Wednesday, January 24, 2007

ABC of Alabama signs safety alliance with OSHA

ABC of Alabama signs safety alliance with OSHA
By Barbara Ibrahim

In an effort to improve safety and health guidelines of Alabama construction workers, the Associated Builders and Contractors’ Alabama chapter recently formed an alliance with the U.S. Department of Labor’s Occupational Safety and Health Administration.

According to Jay Reed, vice president of ABC’s Alabama chapter, the safety alliance with OSHA will make safety documents readily accessible to contractors and construction workers in a non-threatening environment.

Over the past three to four years, Reed said the ABC safety committee realized emerging contractors were not taking the time to ensure all OSHA safety requirements were being followed. If OSHA were to come onto a jobsite and find that their standards were not being met, written citations could occur.

This prompted the Alabama chapter to take action – in the form of informational “tool box kits” that will be distributed to its members.

“By providing this kit at no cost, emerging contractors get a list of suggested guidelines and procedures to ensure a safe worksite,” Reed said.

In addition, the kits provide contractors with proper contact information for future training and a way to get answers regarding the new safety program.

Part of the alliance also includes ABC of Alabama and OSHA working together to develop a library of safety-related materials, which will be located at the chapter’s headquarters in Birmingham after renovations to the building are completed.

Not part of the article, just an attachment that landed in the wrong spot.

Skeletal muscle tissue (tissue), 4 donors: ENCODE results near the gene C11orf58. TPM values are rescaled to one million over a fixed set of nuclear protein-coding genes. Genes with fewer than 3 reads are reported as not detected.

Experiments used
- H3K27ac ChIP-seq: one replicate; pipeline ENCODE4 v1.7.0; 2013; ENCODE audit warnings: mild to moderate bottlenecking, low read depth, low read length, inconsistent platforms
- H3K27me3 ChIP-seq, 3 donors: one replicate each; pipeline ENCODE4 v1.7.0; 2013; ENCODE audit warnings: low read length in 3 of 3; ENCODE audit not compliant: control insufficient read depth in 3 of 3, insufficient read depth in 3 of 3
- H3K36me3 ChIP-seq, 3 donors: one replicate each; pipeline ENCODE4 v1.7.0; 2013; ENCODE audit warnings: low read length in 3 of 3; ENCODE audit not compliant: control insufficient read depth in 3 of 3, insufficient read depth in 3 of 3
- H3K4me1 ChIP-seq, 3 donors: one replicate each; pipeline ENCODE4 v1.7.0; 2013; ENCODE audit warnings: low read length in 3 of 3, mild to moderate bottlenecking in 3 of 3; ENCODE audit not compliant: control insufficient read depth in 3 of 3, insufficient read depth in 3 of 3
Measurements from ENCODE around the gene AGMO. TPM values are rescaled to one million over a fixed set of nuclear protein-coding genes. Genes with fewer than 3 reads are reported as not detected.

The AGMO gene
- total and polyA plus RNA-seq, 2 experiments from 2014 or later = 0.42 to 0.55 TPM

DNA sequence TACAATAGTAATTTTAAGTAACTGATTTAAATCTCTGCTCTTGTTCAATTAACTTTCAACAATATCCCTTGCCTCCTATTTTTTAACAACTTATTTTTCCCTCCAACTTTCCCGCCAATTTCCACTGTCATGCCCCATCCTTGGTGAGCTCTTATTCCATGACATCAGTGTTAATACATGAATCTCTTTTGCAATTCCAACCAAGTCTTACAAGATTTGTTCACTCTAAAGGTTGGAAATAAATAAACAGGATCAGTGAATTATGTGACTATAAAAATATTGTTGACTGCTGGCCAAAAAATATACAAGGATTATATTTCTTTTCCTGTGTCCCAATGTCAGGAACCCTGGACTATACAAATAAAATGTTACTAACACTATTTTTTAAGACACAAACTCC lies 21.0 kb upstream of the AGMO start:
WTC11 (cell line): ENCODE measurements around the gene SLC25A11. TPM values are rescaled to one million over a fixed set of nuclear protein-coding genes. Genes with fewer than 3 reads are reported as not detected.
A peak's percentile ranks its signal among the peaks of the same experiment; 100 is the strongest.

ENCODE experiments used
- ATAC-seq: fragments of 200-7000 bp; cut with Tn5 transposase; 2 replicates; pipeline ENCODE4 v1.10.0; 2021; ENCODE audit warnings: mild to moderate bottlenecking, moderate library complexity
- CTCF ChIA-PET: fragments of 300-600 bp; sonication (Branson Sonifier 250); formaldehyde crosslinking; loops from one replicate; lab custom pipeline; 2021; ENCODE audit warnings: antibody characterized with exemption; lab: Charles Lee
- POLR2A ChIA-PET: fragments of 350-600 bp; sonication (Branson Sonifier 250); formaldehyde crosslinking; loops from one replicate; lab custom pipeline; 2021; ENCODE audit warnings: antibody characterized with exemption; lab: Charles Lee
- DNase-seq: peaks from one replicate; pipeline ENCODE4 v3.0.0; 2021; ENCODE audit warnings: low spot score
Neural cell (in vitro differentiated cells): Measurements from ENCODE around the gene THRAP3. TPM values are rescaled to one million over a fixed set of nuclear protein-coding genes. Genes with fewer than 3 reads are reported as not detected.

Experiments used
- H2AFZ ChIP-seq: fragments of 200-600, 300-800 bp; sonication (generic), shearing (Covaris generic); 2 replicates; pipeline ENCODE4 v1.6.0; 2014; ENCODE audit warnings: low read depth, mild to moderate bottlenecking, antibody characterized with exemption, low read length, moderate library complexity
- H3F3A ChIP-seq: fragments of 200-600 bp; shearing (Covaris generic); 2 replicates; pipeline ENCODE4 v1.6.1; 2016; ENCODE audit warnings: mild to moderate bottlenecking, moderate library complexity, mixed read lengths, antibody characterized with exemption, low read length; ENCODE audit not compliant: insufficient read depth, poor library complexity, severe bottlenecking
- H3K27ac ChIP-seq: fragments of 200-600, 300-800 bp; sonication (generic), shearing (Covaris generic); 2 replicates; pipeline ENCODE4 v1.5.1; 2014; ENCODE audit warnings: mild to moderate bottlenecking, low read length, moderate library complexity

“This commitment shows ABC’s dedication to safety on their members jobsites,” Safety Committee Chairman Jerry Gillis said. “The ABC Safety Committee is continuously looking for new and innovative ways to communicate their safety outreach programs. This new alliance does that by making OSHA documents readily available.”

Monday, January 08, 2007

OSHA Quick Card: Aerial Lifts Safety Tips

Aerial lifts include boom-supported aerial platforms, such as cherry pickers or bucket trucks. The major causes of fatalities are falls, electrocutions, and collapses or tip overs.

Safe Work Practices
  • Ensure that workers who operate aerial lifts are properly trained in the safe use of the equipment.
  • Maintain and operate elevating work platforms in accordance with the manufacturer's instructions.
  • Never override hydraulic, mechanical, or electrical safety devices.
  • Never move the equipment with workers in an elevated platform unless this is permitted by the manufacturer.
  • Do not allow workers to position themselves between overhead hazards, such as joists and beams, and the rails of the basket. Movement of the lift could crush the worker(s).
  • Maintain a minimum clearance of at least 10 feet, or 3 meters, away from the nearest overhead lines.
  • Always treat powerlines, wires and other conductors as energized, even if they are down or appear to be insulated.
  • Use a body harness or restraining belt with a lanyard attached to the boom or basket to prevent the worker(s) from being ejected or pulled from the basket.
  • Set the brakes, and use wheel chocks when on an incline.
  • Use outriggers, if provided.
  • Do not exceed the load limits of the equipment. Allow for the combined weight of the worker, tools, and materials.
For more complete information:
OSHA Occupational
Safety and Health
Administration
U.S. Department of Labor
www.osha.gov (800) 321-OSHA

OSHA 3267-09N-05